Rearing the parasitoid C. flavipes. Rearing was conducted using D. saccharalis larvae in the third instar as a standard host. To complete parasitism, 24h-old adults were confined in inoculation cages, i.e., plastic containers (5 x 7 cm). Each cage contained a hole in the lid through which the adult C. flavipes could come out. Subsequently, the larvae were placed next to the hole so that the parasitoids could deposit their eggs inside the bodies of the larvae (MACEDO et al., 1983). After being subjected to parasitism, the larvae were transferred to organizer-type plastic boxes with 19 compartments (30 x 18 x 4 cm) containing the artificial diet where they remained until the pupae of C. flavipes formed. The pupae were withdrawn and transferred back to the inoculation cage, where they remained until the adults emergence.
Home host effect on the preference of C. flavipes using olfactory and visual cues. To test the preference of the parasitoid for either D. flavipennella larvae or D. saccharalis larvae, this experiment was conducted using female C. flavipes wasps that were about 24h old and were reared, fed and inexperienced (no previous contact with hosts). The experiment consisted of four treatments: (1) - wasps reared on D. saccharalis with the possibility of them choosing (preference) between the larvae of two species of Diatraea; (2) - the control using wasps reared on D. saccharalis and offering the same host, (3) - wasps reared on D. flavipennella, which had the possibility of choosing between the two species of Diatraea; and (4) - the control using wasps reared on D. flavipennella and offering the same host. Each treatment consisted of 20 replicates (females). The larvae were subjected to the preference test in transparent acrylic cages (30 x 40 x 40 cm), which had 10-cm diameter circular openings on each side and were covered with voile tissue to allow internal ventilation. The larvae of each species were offered pieces of sugar cane stalk, placed as feed on the Petri dish one day before the experiment. The females were released inside the cages for a period of 30 minutes and kept under continuous observation to record their first choice and the time spent. The observations were carried out with the naked eye, and the time was recorded in assessment tables. The data on the average time until the first choice were subjected to variance analysis, and the means between treatments without transformations were compared using the PROC T TEST from SAS (1999-2001). For the first choice analysis, the means were compared using the null hypothesis of choice drawn from PROC FREQ from SAS (1999-2001) and interpreted by the chi-squared test at 5% significance.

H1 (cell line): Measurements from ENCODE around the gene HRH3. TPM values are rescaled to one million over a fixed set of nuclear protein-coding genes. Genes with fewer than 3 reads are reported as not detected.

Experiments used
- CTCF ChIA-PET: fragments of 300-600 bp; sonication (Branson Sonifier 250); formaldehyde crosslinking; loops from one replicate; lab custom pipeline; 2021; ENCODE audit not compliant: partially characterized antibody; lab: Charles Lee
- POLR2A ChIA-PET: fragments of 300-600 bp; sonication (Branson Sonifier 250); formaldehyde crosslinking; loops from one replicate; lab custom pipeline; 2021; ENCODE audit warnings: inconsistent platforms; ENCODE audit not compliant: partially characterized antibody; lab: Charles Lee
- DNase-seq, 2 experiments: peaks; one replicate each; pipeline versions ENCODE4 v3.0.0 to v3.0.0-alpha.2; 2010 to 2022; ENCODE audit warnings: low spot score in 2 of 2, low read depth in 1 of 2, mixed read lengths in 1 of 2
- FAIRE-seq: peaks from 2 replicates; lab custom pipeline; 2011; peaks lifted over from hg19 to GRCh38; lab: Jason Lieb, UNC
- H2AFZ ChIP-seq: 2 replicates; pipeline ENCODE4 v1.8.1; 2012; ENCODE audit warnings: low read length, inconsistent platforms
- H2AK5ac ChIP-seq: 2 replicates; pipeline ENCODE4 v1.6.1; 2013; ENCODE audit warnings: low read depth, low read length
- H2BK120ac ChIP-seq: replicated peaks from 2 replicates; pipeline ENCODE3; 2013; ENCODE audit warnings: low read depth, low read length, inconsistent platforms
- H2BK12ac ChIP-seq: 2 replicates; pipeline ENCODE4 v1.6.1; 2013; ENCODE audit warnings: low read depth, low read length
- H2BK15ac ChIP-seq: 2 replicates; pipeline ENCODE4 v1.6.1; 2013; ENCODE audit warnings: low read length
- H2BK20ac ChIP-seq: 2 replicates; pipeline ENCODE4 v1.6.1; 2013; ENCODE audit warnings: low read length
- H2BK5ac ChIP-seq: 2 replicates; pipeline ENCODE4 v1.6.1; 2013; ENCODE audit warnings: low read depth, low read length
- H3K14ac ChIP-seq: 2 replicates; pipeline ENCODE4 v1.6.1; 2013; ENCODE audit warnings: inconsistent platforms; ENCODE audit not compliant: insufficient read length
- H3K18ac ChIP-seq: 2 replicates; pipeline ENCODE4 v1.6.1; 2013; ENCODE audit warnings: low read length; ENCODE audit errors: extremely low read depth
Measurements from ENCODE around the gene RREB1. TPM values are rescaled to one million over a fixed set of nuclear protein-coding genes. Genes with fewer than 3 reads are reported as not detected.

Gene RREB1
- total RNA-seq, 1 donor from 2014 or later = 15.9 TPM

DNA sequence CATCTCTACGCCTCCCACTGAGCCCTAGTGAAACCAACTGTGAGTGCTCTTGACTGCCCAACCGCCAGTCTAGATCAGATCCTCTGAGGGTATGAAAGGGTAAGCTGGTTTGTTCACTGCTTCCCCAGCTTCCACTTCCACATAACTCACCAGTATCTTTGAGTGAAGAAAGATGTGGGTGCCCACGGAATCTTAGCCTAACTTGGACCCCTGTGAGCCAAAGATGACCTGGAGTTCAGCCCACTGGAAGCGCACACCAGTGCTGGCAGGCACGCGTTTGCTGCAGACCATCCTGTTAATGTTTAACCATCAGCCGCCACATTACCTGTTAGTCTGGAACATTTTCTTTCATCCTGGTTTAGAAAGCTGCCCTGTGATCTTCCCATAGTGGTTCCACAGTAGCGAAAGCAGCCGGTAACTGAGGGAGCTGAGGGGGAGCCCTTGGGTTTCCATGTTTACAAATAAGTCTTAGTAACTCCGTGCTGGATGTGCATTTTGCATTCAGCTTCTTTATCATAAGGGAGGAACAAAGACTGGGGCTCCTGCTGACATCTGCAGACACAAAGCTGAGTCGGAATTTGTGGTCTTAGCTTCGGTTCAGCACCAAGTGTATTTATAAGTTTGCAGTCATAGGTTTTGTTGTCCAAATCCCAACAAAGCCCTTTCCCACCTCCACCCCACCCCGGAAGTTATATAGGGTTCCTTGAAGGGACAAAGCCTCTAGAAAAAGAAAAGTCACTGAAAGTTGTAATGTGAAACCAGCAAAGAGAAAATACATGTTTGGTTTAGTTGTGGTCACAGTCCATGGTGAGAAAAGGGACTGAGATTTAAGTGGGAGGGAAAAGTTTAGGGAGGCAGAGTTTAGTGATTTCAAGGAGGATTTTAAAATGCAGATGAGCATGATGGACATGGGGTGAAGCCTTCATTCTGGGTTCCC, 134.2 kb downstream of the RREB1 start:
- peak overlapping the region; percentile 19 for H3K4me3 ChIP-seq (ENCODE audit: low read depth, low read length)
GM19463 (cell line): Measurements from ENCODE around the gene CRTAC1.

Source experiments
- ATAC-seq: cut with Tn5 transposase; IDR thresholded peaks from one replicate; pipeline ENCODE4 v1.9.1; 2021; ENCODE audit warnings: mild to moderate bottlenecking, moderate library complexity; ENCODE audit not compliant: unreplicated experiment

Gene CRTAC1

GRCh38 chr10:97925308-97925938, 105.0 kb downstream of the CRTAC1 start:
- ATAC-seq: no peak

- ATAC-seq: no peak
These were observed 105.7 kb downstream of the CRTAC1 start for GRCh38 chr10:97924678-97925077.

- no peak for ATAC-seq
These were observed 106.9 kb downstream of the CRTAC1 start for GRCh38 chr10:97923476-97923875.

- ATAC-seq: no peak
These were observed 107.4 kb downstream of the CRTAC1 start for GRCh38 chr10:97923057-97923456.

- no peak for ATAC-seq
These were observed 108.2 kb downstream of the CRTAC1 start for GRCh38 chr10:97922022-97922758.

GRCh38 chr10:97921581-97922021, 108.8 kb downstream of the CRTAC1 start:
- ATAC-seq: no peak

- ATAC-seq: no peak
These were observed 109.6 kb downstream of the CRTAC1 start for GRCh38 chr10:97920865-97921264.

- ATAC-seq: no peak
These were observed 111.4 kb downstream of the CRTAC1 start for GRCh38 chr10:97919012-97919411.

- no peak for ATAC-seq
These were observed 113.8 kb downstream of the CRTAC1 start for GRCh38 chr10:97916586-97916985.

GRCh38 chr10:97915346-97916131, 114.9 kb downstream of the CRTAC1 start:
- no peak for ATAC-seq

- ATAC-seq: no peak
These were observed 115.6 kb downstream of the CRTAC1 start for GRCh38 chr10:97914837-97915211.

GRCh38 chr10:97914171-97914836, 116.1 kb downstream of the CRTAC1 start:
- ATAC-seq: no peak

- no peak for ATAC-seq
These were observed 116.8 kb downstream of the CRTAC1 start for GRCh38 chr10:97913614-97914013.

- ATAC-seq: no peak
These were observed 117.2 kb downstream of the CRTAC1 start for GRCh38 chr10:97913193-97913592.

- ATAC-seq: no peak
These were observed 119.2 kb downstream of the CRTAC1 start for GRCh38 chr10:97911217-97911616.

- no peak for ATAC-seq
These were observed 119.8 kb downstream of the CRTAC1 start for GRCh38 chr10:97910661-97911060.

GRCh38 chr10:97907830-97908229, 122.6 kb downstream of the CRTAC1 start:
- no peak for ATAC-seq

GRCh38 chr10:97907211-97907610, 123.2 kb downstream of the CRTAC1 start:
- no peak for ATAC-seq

Home host effect on the preference of C. flavipes using only olfactory cues. To investigate the home host effect on the available hosts mating behavior, larvae of D. flavipennella and D. saccharalis were used. The experiment was conducted in an arena that blocked the visualization of the host, using female C. flavipes, which were more than 24 hours old and were bred, fed and inexperienced (no previous contact with hosts). Six combinations of hosts and controls were investigated using the following treatments: (1) - females reared on D. saccharalis and exposed to the same host; (2) - females exposed to host D. flavipennella; (3) - females exposed to both hosts; (4) females reared on D. flavipennella and exposed to the same home host; (5) - females exposed to host D. saccharalis; (6) - and females exposed to both hosts. For each combination of hosts, the preferences of 30 female C. flavipes were observed. The larvae of the hosts were fed with pieces of sugar cane stalk one day before the experiment. The study was conducted in an arena described in Silva-Torres et al. (2005). Briefly, this arena consists of an acrylic base (20 x 20 x 1.2 cm) and a 15-cm diameter glass Petri dish. The Petri dish acts as a cover, and it is placed on the base in a circular depression of the same diameter.